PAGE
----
Admire The Ancient Rapa Nui Civilization And Admire The Sunrise At Ahu Tongariki

Ahu Tongariki is an archeological site located on the south-east coast of Easter Island. It is the most spectacular site on the island with a 220 m long ceremonial platform and 15 majestic Moai towering over the blue backdrop of the Pacific Ocean. 

It is at Ahu Tongariki that visitors can fully perceive the artistic and engineering advances made by the ancient Rapa Nui civilization that settled on Easter Island. Each of the 15 Moai is different from the other in shape, size, and features, and is said to resemble Rapa Nui ancestors. 

Watching the sunrise at Ahu Tongariki is one of the most popular things to do on Easter Island.

Experience A Beautiful Sunset Behind The Moai At Tahai Ceremonial Complex

The Tahai Ceremonial Complex is one of the oldest archeological sites in Rapa Nui National Park on Easter Island. This site has 3 Ahus or ceremonial platforms with 5, 1 and 1 Moai. 

Watching the sunset at Tahai is a must and easily one of the best things to do on Easter Island. Tourists and locals alike start assembling at the complex well before sunset to watch the beautiful spectacle. 

The best time to photograph the Moai with the setting sun is 15-30 mins after the sunset when the sky is illuminated with twilight colors.

Explore Puna Pau Or The Quarry Of The Pukaos

Puna Pau is the quarry where Rapa Nui people sourced and sculpted the red Pukaos that adorn the head of some Moais. 

The Pukaos are also known as top knots or Moai headdresses and were carved from red volcanic scoria that was abundant inside the quarry. 

There a more than a dozen Pukao in the quarry of various sizes and weights; some of these have impressive petroglyphs carved on them.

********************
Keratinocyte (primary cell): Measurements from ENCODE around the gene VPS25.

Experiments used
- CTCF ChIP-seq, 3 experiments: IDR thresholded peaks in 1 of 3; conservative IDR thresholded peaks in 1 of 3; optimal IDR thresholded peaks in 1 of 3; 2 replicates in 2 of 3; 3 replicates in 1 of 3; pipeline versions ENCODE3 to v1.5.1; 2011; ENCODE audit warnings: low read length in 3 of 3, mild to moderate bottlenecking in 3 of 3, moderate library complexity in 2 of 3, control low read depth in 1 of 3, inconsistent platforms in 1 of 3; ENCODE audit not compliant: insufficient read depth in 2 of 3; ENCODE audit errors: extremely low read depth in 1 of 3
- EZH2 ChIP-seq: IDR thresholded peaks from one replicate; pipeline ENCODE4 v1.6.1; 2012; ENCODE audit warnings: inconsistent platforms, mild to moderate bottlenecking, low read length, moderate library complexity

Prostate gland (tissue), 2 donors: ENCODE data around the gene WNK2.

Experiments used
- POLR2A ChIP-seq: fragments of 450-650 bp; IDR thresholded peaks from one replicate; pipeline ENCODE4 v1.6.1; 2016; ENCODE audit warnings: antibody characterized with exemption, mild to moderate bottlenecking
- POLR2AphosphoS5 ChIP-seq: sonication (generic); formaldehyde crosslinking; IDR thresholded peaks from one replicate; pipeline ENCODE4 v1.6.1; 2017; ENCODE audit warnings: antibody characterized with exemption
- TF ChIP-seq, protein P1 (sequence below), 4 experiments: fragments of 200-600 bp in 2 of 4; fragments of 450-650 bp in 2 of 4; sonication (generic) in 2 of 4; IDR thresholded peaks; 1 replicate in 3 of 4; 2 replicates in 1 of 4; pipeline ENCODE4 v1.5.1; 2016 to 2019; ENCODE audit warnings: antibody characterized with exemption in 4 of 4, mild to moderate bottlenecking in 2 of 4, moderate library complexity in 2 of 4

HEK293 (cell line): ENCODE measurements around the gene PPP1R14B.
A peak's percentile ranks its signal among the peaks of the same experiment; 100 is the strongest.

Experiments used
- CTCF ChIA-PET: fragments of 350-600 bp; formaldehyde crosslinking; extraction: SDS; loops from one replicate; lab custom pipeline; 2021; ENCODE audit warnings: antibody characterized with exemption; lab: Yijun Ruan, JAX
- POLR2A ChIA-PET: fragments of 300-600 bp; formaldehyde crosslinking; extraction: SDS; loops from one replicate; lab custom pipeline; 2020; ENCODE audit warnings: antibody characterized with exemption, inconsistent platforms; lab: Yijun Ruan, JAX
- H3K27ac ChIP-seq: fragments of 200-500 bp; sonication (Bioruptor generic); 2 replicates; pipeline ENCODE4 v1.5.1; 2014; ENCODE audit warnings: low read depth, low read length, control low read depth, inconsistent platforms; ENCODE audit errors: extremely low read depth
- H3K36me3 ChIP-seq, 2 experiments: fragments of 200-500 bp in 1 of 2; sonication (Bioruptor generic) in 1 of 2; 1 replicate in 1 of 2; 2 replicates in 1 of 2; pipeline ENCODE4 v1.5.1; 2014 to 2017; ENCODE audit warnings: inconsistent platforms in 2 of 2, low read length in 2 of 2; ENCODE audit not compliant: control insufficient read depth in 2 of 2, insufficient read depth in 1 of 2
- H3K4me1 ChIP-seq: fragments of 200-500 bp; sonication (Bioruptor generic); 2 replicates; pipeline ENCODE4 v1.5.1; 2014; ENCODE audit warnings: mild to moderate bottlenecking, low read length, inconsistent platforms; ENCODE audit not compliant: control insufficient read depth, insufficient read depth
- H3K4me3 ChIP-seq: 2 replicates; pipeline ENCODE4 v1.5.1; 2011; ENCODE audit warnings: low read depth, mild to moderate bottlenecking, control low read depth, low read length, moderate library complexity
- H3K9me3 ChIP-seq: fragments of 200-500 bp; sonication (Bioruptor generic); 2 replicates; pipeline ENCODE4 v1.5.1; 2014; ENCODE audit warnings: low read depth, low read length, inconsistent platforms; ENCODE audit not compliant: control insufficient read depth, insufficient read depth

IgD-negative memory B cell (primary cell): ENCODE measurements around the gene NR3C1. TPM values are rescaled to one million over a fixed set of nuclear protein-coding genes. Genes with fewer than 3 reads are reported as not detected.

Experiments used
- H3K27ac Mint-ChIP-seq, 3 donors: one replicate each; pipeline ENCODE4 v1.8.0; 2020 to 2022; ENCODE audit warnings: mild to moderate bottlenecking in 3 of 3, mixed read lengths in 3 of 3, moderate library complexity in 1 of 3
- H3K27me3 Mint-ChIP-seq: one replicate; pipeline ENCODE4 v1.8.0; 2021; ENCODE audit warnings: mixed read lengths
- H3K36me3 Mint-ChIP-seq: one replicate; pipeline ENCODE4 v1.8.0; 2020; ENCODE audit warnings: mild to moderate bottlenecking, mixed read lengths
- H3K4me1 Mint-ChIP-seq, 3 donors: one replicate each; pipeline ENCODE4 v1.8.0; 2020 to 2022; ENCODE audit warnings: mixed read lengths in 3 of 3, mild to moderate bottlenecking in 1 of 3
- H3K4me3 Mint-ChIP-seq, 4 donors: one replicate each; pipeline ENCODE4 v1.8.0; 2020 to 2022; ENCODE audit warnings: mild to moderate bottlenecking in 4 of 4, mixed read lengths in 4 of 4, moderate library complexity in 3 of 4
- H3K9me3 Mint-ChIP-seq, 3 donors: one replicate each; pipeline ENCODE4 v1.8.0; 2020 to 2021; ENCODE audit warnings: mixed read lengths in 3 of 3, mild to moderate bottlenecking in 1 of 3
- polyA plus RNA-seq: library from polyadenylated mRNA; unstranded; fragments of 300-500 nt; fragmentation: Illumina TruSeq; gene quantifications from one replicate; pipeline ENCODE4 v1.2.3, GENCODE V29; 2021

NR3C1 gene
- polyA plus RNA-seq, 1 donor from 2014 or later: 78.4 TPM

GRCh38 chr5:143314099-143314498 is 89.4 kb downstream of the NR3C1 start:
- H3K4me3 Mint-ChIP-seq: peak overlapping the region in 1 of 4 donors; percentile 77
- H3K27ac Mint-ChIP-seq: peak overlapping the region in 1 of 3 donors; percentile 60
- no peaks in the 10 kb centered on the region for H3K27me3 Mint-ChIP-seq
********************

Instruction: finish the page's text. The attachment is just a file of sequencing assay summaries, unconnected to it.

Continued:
From the top of the quarry, visitors can see breathtaking views of the town of Hanga Roa making Puna Pau one of the best things to see on Easter Island.

Make Out The Double Canoe And Other Petroglyphs At Papa Vaka

Papa Vaka is an archeological site located on the North Coast near Anakena beach. The Rapa Nui people carved a large number of petroglyphs on the basalt slabs that protrude from the ground. 

The carvings include images of canoes, tuna, shark, turtles, crabs, and octopus along with fish hooks and other fishing motifs. This site is said to best demonstrate the complex and significant relation the Rapa Nui had with the sea. It is best to visit this site early morning or late afternoon as the petroglyphs are not easily visible in bright overhead sunlight.

Marvel At The Toppled Moai While Driving Along The East Coast

So you won’t find this one among other recommendations, kind of making this drive a secret best thing to do. 

The East Coast of Easter Island is liberally dotted with many crumbled and deteriorated Ahus and toppled Moai. While it is possible to bike to these sites, they are far-flung from Hanga Roa and from each other and are best seen by renting a 4WD car. 

The best of these sites include Ahu Akahanga and Vinapu. Ahu Akahanga has not been restored and allows visitors to experience Easter Island in a manner similar to the earliest European explorers.

Vinapu showcases a finesse and excellence in masonry, reminiscent of the Inca civilization, in the construction of the ceremonial platforms. Both sites have several fallen Moai that were toppled by the Rapa Nui during the period of civil unrest that followed the statue building era. 

These archeological sites along the East Coast were my favorite way of capturing the untamed essence of Easter Island and contemplating the ruins of a lost civilization.

Admire The Inca-Style Precise Stonework At Ahu Vinapu

Ahu Vinapu is an unrestored archeological site in Rapa Nui National Park. It is one of the larger Ahus found on the island and has Inca-style precise stonework in its platform. 

The large slabs of rectangular basalt stone are precisely cut and accurately fitted edge to edge with extreme precision. The stonework at Ahu Vinapu is more advanced than at any other ahu on the island.

Understand The History Of Easter Island At Ahu Akivi

Ahu Akivi is the only ahu where the Moai are erected facing the ocean. 

While the village settlement here was between the Moai and the ocean which might be the reason for the position of the Moai, another theory suggests that the 7 Moai here are the 7 explorers sent out to discover Easter Island and they are looking towards the ocean as they wait for their King to arrive. 

This ahu is also known as the celestial observatory. The position of the Moai are astronomically precise and they face sunset at Spring Equinox and have backs to sunrise at Autumn Equinox.

See The Navel Of Light At Te Pito Kura

An oval rock possessing magnetic properties can be found at this archeological site.  Legends state that the heavy stone was bought by King Hotu Matu’a in his boat when he came to Easter Island.